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Inside trainer Ian Mack’s plan to make Kirby Dach a dominant player for the Blackhawks

Mack, who also trains Patrick Kane and Jonathan Toews, has been working with Dach since February so the young center can gain strength in a smart, effective way.

Kirby Dach has begun working with Chicago trainer Ian Mack to refine his game.
AP Photo/Paul Vernon

Kirby Dach had a solid, yet unspectacular rookie season with the Blackhawks. Auston Matthews won the Calder Trophy, given to the NHL’s top rookie, with the Maple Leafs and has emerged as one of the league’s biggest stars in his fourth season.

No one could possibly compare the at this point, right?

Well, renowned Chicago trainer Ian Mack will.

“[Dach is] 19, and then Auston Matthews — another one of our guys — he’s 22,” Mack said. “I would say those two guys are light years ahead of most people their age, just from a maturity level and what they’re willing to focus their time and attention on. They’re head and shoulders above everyone else I’ve met their age.”

That’s high praise for Dach from Mack, who may not be well known by NHL fans but who has become one of hockey’s fastest-rising and most recognized private trainers behind the scenes.

Mack’s work with Patrick Kane — keeping Kane an elite offensive producer as he approaches age 32 — has gained the most attention, but Mack also trains Jonathan Toews and Brent Seabrook.

Seabrook, who had Dach stay at his house this past season, brought the rookie center to meet Mack in February, and the trainer was immediately impressed by Dach’s maturity.

Dach, too, was impressed by Mack’s expertise.

“I just saw the way that Kane moved out there on the ice,” Dach said during his end-of-year interview. “I wanted to learn what this guy is all about, and I went and saw him, and I really liked the stuff he’s doing. He’s really, really helped me out.”

Mack worked closely with Dach during the NHL shutdown, sending him pre-recorded workouts and instructing him through FaceTime.

That routine continued into training camp in July and the playoffs, during which Dach was one of the most improved and impressive players on the Hawks.

“For him, this was a mini opportunity for him to get a lot of things in line that sometimes you don’t have enough time to do when you’re younger,” Mack said. “This gave him a little bit of an opportunity to get square with himself, find good habits, find better routines, start working on his individual development.”

The biggest priorities are as follows:

First, Dach needs to add weight onto his 6-4 frame in a smart, effective way.

Second, he needs to increase his mobility in spite of the added weight.

“He was concerned that everybody wanted him to just bulk up, and he was going to be really big, and he was going to lose some speed or agility,” Mack said. “We’re teaching him how to be strong and stable while still being able to move through his full range, and then being able to explode quickly out of it. We wanted to make sure we were building up for his sport as opposed to him just gaining weight.”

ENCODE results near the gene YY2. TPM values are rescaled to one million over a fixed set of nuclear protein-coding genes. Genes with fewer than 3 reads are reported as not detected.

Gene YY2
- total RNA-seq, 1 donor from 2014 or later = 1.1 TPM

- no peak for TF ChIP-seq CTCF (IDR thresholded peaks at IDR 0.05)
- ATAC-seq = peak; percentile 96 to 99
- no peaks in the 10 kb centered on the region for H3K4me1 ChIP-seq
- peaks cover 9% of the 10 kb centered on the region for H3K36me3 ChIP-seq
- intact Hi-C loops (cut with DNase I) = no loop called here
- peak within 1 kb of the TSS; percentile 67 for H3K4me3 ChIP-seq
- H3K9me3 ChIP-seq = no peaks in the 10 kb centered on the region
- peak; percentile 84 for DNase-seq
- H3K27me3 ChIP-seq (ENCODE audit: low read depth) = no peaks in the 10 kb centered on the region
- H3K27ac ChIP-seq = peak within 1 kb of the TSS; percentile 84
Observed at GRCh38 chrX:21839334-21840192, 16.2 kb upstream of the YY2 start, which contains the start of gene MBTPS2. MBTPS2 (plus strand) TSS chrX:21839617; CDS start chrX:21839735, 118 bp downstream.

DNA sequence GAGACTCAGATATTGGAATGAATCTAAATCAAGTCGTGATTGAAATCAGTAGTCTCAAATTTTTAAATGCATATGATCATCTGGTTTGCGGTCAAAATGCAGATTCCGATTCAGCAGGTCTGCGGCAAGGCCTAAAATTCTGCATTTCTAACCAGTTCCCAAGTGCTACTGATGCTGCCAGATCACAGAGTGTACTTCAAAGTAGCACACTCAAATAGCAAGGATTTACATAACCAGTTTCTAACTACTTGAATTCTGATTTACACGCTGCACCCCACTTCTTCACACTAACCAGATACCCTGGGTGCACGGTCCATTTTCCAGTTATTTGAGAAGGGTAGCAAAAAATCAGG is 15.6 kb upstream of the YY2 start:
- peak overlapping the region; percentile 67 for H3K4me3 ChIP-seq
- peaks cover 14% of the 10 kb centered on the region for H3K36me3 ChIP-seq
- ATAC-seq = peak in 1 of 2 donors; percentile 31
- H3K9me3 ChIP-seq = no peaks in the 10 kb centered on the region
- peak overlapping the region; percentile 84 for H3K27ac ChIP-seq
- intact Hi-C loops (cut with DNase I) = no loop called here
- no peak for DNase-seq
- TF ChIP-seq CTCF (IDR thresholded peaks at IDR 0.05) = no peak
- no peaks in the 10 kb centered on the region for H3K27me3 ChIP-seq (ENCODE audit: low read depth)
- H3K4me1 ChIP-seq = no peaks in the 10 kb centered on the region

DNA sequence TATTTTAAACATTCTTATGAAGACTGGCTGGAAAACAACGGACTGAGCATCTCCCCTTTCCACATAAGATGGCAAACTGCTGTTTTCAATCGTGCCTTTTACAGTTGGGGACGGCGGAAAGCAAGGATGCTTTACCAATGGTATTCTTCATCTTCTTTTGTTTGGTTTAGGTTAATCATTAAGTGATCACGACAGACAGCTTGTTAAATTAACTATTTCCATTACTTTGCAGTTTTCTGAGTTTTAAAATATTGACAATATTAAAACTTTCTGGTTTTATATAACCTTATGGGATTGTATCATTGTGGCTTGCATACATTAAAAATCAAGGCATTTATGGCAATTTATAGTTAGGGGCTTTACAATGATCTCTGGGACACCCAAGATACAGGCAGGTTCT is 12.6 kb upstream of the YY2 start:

This fall, Dach is still going to gain some weight — Mack said he’s still working to determine his ideal number for next season. Dach weighed in at 198 pounds this past season.

But there’s a detailed science to that weight gain.

“You just want to make sure he’s gaining weight in the right areas,” Mack said. “A lot of people’s mobility comes from having trunk stability, or having a stronger lower body or a stronger core. Then, from those stable positions, they should be able to move around pretty well.”

That lower body strength will help Dach protect the puck and claim it back from opponents and in board battles. It’s a crucial part of his emergence as an elite two-way center.

Even beyond the workouts, Mack has reformed Dach’s lifestyle to further accelerate his hockey development.

When the two first paired up in February, Dach was staying up late while playing video games. Now, he’s going to sleep earlier and longer, tracking his daily sleep schedule and metrics in a log for Mack to review.

“He’s pretty data-driven and success-driven, so if you show him a road map and ‘game-ify’ it a little bit, he’s all in,” Mack said. “If you can show him, ‘Hey, look, when you sleep more, you’ll perform better,’ he’ll sleep more. For him, it’s not sacrifice.”

While Mack and his company, Tomahawk Science, are technically not affiliated with any NHL team, the Hawks do provide some input for his work with their players.

In this situation, the Hawks asked Mack to prepare Dach — conditioning-wise — to play 20 or more minutes per game next season.

Based on Dach’s remarkable progression since being drafted 15 months ago, that request and projected role isn’t particularly surprising. But for Hawks fans already drooling over Dach’s seemingly limitless potential, it’s exciting news nonetheless.

And after Dach finishes what will basically be a second 2020 offseason under Mack’s guidance, he should be ready to excel.

“He wants to be stronger on the puck, be more aggressive and shoot more,” Mack said. “So if we can keep him strong, stable and able to move quickly from those positions, he should be able to create enough space to get that shot off.”